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Week in perspective

TONY Blair chose this week to launch another attack on what he dubbed the "one-size-fits-all" mentality of comprehensive schools.

In a keynote speech, the Prime Minister called on state schools in England and Wales to learn from the independent sector and to do more to help gifted pupils.

"We want first-rate secondary education for all, with the excellence and flexibility within every school to make the most of every pupil," Mr Blair said. "Let's be clear what this means. It means a big change from the old comprehensive model."

He called for more setting and "personalised provision" for pupils and criticised the Right for "exclusivity" and the old Left for obstructing talented children.

Phil Willis, the Liberal Democrats education spokesperson, said the Prime Minister's comments were "a condemnation of his own Secretary of State's attempts to dictate to schools when to teach, what to teach and how to teach."

John Dunford, general secretary of the Secondary Heads Association dismissed Mr Blair's comments as a "caricature" of the state system and said his description of secondary schools was "not based on reality".

Mr Dunford also hit the headlines with warnings over the new sixth-form curriculum, which is being taught for the first time this term.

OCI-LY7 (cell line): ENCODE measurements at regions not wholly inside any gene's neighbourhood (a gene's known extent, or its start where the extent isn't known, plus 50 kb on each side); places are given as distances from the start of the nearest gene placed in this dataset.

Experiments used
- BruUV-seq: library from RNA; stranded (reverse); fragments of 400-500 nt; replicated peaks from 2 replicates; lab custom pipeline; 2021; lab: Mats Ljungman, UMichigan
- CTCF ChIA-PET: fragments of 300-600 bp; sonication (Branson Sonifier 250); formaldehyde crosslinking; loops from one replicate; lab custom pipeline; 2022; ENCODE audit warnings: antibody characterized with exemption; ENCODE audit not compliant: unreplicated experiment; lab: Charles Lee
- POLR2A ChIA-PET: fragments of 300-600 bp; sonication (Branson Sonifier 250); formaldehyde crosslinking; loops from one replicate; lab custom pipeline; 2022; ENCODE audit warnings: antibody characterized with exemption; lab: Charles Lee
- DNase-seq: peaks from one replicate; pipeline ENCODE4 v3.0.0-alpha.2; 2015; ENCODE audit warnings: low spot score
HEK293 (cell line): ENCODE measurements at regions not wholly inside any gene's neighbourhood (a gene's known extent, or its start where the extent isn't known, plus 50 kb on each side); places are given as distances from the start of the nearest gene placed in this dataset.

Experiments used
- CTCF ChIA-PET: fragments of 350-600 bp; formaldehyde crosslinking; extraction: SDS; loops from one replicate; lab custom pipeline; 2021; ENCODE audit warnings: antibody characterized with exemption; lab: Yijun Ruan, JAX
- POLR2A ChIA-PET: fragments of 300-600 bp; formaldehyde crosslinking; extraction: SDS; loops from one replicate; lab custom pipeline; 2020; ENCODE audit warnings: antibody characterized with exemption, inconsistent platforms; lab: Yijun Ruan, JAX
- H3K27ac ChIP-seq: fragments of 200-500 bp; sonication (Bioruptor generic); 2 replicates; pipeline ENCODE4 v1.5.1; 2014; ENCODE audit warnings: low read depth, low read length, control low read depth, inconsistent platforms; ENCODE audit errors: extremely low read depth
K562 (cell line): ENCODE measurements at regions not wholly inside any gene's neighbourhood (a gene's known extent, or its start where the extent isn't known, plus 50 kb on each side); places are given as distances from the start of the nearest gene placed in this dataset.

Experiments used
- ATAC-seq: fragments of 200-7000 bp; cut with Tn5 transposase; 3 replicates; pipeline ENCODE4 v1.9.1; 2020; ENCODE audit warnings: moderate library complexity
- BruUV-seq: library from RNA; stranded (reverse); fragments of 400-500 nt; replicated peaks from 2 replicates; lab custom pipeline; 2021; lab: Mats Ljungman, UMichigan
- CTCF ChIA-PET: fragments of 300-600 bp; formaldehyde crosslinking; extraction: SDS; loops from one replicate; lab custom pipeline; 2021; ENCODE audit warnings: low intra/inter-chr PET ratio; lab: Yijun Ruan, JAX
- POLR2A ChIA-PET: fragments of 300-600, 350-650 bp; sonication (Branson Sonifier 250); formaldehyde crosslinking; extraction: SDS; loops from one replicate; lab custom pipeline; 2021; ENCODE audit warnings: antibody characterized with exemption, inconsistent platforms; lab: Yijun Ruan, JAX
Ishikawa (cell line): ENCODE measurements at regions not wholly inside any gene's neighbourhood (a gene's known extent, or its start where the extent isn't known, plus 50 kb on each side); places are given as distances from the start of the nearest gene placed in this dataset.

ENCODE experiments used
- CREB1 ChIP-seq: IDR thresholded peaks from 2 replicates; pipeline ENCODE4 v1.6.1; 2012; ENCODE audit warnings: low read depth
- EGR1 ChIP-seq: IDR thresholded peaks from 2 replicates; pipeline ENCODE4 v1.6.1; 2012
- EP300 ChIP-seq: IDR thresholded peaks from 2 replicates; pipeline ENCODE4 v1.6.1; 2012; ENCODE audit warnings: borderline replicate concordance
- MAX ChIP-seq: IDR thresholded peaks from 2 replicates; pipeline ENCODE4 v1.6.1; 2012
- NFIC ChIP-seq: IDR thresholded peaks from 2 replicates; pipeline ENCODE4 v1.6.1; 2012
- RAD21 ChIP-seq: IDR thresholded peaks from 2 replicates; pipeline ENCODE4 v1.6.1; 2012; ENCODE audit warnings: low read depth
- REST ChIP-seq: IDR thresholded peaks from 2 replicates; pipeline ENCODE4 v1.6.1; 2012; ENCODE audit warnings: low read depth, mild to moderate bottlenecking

While he stressed that most heads are in favour of the broader programme for A-level, Mr Dunford warned that pupils now faced working an average 50-hour week. He said that this was an "inevitable consequence" of ministers' decision to keep the same standards but increase the number of subjects students studied.

Meanwhile, the largest headteacher's union, the National Assocation of Head Teachers announced that it was advising its members to "go slow" on red tape-related workload.

The advice to drop any task not directly related to educating pupils or running schools is a protest against the Government's failure to reduce bureaucracy and follows the announcement in June of a work-to-rule over the same issue by the National Union of Teachers and the National Association of Schoolmasters Union of Women Teachers.

However, the association, along with most of the other teaching unions, was happy to endorse the Government's launch of three new booklets for parents designed to involve them in schooling.

The Learning Journey guides to the national curriculum cover every year from pre-school to the end of GCSEs and include "top tips" such as how to use junk mail to improve reading. They are part of a Government drive to harness parents' teaching power. There will also be a magazine and an Internet site to support parents.

Parents in Scotland would probably settle for a reliable exam assessment system as the chaos continues. About 1,000 teachers are to be taken out of the classroom to deal with 125,000 appeals to the Scottish Qualifications Authority. The authority has pledged to deal with all urgent appeals by September 20.

But the biggest cause of chaos this week was farmers and lorry drivers who blockaded oil refineries. Some school bus services were cancelled and the NAHT advised concerned schools to prepare themselves, as pupils may end up stranded at home.

Rhondda Cynon Taf County Borough Council in south Wales said it would close its 19 secondary schools from Thursday due to the crisis.

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